Freund told The Next Platform that node design concepts being developed with federal funds are showing up in AMD’s confidential roadmap for the exascale timeframe in particular, although he says that some key aspects of these developments will appear before 2020 and will be aimed at traditional HPC and other large scale-out applications. The FastForward and DesignForward funds are also supporting AMD’s research into next generation memory architectures. AMD and others expect that DDR memory will run out of gas well before the exascale at the turn of the next decade and AMD hopes to develop alternatives, which is an interesting area for the chip maker to explore.
AMD would also like to leverage its Heterogeneous System Architecture (HSA), which allows for the linking of CPUs and a various coprocessors into a common programming model, in conjunction with other open standards like OpenMP and OpenCL to get back into the HPC game. The company is one of several members of the HSA Foundation, which is geared toward allowing system designers to easily use an array of non-CPU elements, including FPGAs, GPUs, DSPs, and other devices in a way that minimizes the inefficiencies of sharing and managing data between them and the host processor. As the HSA Foundation notes, this design allows multiple hardware solutions to be exposed to software through a common standard low-level interface layer, called HSA Intermediate Language (HSAIL). HSAIL provides a single target for low-level software and tools, which frees programmers from the burden of tailoring a program to a specific hardware platform – the same code runs on target systems with different CPU/coprocessor configurations.
The members of HSA Foundation, which include ARM, Samsung, Texas Instruments, Qualcomm, and others, are toiling away at something that looks quite similar efforts along the lines of OpenPower—seamlessly integrating CPUs and GPUs and other compute elements across a common programming and data sharing framework. When asked how this HSA approach stacks up against OpenPower’s Coherent Accelerator Processor Interface (CAPI), Freund told us that it is the same concept at the high level, but beyond that, it’s only similar if one were to “completely rearchitect and revamp it to be industry standard-based. It’s cache-coherent access to user memory space from the interconnect. There is no open one yet, but the building blocks are there in the HSA specifications, which is why we think this will get broader adoption than a proprietary implementation,” Freund explained.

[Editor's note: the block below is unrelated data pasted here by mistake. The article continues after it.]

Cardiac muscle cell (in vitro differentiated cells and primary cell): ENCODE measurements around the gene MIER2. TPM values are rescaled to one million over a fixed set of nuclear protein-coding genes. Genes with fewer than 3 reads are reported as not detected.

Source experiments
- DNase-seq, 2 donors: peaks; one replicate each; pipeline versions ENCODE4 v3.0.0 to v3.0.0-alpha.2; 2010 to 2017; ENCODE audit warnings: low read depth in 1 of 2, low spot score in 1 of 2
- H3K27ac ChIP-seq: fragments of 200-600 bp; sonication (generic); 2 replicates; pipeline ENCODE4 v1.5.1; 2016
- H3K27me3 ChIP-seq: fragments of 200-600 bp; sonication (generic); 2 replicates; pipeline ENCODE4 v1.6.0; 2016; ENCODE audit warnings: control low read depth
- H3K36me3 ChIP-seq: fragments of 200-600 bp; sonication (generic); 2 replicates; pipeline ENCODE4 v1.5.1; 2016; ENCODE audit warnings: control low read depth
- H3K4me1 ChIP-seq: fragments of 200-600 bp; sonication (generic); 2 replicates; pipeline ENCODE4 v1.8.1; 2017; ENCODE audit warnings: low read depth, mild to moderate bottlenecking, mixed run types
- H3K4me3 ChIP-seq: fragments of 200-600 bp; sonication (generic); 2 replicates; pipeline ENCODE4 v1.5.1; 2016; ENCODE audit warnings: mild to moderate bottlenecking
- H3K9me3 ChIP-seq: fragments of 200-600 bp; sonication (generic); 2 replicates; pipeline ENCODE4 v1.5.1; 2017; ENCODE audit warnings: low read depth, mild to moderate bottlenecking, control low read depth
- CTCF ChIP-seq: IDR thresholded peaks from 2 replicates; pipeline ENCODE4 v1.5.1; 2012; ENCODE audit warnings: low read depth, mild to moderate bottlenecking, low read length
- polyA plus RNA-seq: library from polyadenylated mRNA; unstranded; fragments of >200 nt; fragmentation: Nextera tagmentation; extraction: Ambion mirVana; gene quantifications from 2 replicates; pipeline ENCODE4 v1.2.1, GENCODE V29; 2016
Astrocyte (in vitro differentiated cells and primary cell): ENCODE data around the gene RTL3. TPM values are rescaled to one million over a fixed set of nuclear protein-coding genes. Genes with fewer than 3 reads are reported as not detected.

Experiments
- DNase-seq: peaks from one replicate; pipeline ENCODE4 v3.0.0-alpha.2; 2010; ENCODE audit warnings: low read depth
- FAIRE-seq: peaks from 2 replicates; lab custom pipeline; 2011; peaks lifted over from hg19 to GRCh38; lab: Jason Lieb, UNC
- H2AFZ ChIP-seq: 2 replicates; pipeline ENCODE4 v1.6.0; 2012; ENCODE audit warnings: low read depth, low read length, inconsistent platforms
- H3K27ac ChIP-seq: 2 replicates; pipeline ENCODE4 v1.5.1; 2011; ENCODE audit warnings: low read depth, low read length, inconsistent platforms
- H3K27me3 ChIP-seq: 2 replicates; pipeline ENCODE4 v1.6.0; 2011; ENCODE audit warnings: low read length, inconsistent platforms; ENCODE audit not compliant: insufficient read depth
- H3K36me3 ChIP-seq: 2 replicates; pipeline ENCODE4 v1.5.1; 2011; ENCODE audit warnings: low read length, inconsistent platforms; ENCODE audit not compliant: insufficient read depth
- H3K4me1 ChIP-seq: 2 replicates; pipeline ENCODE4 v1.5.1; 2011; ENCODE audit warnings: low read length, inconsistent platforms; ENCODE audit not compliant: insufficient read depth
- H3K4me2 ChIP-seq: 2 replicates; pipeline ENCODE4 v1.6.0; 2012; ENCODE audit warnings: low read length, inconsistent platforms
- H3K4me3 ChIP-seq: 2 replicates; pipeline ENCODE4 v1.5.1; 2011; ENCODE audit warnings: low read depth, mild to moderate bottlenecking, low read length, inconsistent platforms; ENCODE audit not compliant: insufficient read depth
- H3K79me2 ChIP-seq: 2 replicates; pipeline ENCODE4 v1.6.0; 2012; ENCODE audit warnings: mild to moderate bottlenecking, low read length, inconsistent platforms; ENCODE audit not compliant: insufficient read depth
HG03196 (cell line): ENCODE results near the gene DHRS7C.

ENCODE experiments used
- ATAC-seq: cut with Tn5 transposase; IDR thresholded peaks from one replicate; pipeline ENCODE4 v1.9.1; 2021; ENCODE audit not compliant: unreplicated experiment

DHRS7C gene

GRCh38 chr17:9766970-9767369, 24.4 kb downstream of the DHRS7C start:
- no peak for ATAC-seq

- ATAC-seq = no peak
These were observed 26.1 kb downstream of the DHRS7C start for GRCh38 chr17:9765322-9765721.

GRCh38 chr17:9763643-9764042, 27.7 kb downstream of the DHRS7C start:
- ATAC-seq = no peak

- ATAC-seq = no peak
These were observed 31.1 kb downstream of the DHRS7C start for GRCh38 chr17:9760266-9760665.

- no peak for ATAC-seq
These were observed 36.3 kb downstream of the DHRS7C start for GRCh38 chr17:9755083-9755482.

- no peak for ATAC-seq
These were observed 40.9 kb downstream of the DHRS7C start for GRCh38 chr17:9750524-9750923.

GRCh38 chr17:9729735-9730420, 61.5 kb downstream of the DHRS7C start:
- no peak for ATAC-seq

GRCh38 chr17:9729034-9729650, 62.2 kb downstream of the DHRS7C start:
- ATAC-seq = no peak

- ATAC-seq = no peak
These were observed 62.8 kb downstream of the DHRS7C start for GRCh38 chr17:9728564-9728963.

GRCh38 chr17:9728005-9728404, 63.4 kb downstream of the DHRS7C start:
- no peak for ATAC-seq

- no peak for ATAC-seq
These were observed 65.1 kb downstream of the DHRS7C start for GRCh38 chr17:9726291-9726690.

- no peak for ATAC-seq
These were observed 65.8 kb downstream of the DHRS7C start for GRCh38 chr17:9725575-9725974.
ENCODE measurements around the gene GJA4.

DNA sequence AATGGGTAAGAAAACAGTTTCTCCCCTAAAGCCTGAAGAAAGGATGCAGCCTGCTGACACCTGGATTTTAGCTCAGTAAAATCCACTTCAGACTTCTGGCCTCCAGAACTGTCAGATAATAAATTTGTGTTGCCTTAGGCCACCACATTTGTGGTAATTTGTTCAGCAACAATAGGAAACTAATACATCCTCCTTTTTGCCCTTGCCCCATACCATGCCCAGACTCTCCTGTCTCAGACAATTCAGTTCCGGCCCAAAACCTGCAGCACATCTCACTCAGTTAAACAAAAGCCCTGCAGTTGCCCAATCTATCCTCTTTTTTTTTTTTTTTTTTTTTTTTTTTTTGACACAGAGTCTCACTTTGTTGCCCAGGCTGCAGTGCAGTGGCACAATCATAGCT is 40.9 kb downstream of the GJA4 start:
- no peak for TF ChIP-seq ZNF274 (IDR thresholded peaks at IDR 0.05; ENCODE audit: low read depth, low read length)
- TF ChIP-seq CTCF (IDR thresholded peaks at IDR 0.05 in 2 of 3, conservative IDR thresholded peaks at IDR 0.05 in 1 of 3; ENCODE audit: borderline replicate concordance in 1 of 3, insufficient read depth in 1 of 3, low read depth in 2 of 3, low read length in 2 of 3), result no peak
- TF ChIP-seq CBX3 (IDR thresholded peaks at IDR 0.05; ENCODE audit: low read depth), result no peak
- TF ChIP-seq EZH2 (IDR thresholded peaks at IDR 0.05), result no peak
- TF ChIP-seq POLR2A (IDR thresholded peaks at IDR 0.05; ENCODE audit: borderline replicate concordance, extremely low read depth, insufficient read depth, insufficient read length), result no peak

One could speculate about what work is being done to allow for swift, simple, and open integration between the company’s FirePro graphics cards and an Opteron or ARM host processor, And you might be jumping to the conclusion that AMD’s HPC team might draw from the “Freedom” fabric at the heart of its SeaMicro microserver line, which AMD acquired in 2012, but this seems unlikely even if AMD has learned some lessons about interconnects from SeaMicro.
Outside of the traditional areas in HPC, most notably in oil and gas, AMD is seeing opportunities for their Accelerated Processing Units, or APU, hybrid CPU-GPU chips, which are used in client devices but which are also available in server variants aimed at low-end server cards. AMD is focusing these APUs in many of the same places that Nvidia is pushing with its Tesla GPU coprocessors—in deep learning and neural networks. (Deep learning is the main theme of Nvidia’s annual GPU Technology Conference coming up next week.) Freund says AMD is already working closely with unnamed social networks that are testing its high-end GPUs for hosting deep neural network applications.
“We think that in a year or two from now that conversation will get even better, especially when the next generation of 14 nanometer GPUs comes out,” says Freund, adding that it is still early days for accelerated computing of any kind. NVLink is still some time off, IBM’s CAPI interface for Power8 chips is still in its early tentative stages, so there is a potential market here for AMD to tap into.
“If you just look at this as duking it out with Intel or Nvidia, it’s only a couple hundred million dollars,” says Freund. “What gets us going and investments going is how this can be applied to non-traditional GPU workloads. Large, scale-out CPU workloads that don’t parallelize easy.”